Butternut Squash Tart
Adapted from Bon Appétit
1 sheet of frozen puff pastry, thawed (from a 17.3-ounce package)
1 large egg, beaten with 1 teaspoon water
12 1/8"-thick rounds peeled butternut squash (or about 2 cups of butternut squash cubes - see below for details)
1/4 cup honey
1 tbsp red pepper flakes
3 tablespoons olive oil
12 fresh sage leaves (optional)
1/4 cup grated Parmesan
Preheat oven to 375°. Line a large rimmed baking sheet with parchment paper. Gently roll out 1 sheet of frozen puff pastry, thawed (from a 17.3-ounce package) on a lightly floured surface to a 10-inch square (just enough to even out). Transfer to prepared sheet.
Brush pastry with 1 large egg beaten with 1 tsp. water. Arrange butternut squash cut 1/8" thick on the puff pastry. I already had cubes of squash, which I just sliced into thinner pieces. If you don't already have cubes, I think the best approach is to cut approximately twelve 1/8-inch-thick rounds of peeled butternut squash (cut from the neck of the squash). Spread the sliced butternut squash over the pastry, overlapping as needed and leaving a 1/2-inch border (because I did squares, none overlapped). Place another sheet of parchment paper over squash. Set another large rimmed baking sheet over the tart (this will weigh down the pastry dough and steam the squash slices).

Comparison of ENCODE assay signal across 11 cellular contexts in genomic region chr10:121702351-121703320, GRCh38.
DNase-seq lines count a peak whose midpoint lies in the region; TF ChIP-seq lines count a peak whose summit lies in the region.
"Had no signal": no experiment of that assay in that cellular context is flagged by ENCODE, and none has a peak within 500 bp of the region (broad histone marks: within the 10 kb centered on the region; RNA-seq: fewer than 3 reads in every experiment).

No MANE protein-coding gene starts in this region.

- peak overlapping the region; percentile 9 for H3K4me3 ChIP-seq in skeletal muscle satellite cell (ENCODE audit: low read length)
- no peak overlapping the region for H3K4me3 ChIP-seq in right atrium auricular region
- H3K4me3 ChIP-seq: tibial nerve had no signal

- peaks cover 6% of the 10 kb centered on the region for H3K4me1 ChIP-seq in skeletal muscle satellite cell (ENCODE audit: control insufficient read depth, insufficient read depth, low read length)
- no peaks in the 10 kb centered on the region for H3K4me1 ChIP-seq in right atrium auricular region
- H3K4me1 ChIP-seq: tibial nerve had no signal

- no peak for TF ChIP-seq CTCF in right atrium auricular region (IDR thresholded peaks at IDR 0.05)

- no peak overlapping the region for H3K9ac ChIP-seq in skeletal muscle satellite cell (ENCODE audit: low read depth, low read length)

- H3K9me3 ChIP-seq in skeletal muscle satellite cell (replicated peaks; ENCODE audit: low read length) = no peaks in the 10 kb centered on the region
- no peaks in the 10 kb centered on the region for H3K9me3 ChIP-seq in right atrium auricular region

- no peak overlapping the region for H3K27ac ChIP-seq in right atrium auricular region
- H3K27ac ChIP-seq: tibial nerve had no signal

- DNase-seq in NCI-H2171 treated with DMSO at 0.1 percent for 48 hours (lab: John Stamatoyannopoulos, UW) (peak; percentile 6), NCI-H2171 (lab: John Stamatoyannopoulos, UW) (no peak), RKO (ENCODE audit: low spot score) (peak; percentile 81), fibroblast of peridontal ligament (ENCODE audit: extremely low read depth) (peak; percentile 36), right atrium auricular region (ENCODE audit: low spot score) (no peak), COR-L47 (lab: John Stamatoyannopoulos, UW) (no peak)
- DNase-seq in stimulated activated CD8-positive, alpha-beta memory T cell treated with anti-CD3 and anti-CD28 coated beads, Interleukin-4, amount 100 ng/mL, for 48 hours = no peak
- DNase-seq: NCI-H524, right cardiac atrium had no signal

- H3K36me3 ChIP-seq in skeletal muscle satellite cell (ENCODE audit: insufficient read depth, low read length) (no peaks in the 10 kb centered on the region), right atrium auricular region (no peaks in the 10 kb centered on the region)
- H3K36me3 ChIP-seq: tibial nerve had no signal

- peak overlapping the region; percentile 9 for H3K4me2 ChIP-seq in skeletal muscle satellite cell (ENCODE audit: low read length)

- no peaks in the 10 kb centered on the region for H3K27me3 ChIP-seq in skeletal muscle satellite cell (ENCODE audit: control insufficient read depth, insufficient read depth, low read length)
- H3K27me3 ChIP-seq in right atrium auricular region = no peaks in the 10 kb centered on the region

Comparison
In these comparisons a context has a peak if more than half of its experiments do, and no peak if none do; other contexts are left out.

Bake until bottom of pastry begins to brown and top begins to puff, about 10 minutes.
Remove top baking sheet and discard top sheet of parchment paper. Brush squash slices with 1 tablespoon olive oil and season with kosher salt. Return tart, uncovered, to oven and bake until pastry is deep golden brown and cooked through, 25–30 minutes longer.
Meanwhile, combine 1/4 cup honey, 1 tbsp red pepper flakes, and 2 tablespoons water in a small saucepan. Bring to a boil over medium heat (add additional red pepper flakes if more heat is desired). Boil until thickened slightly and syrupy, about 6 minutes.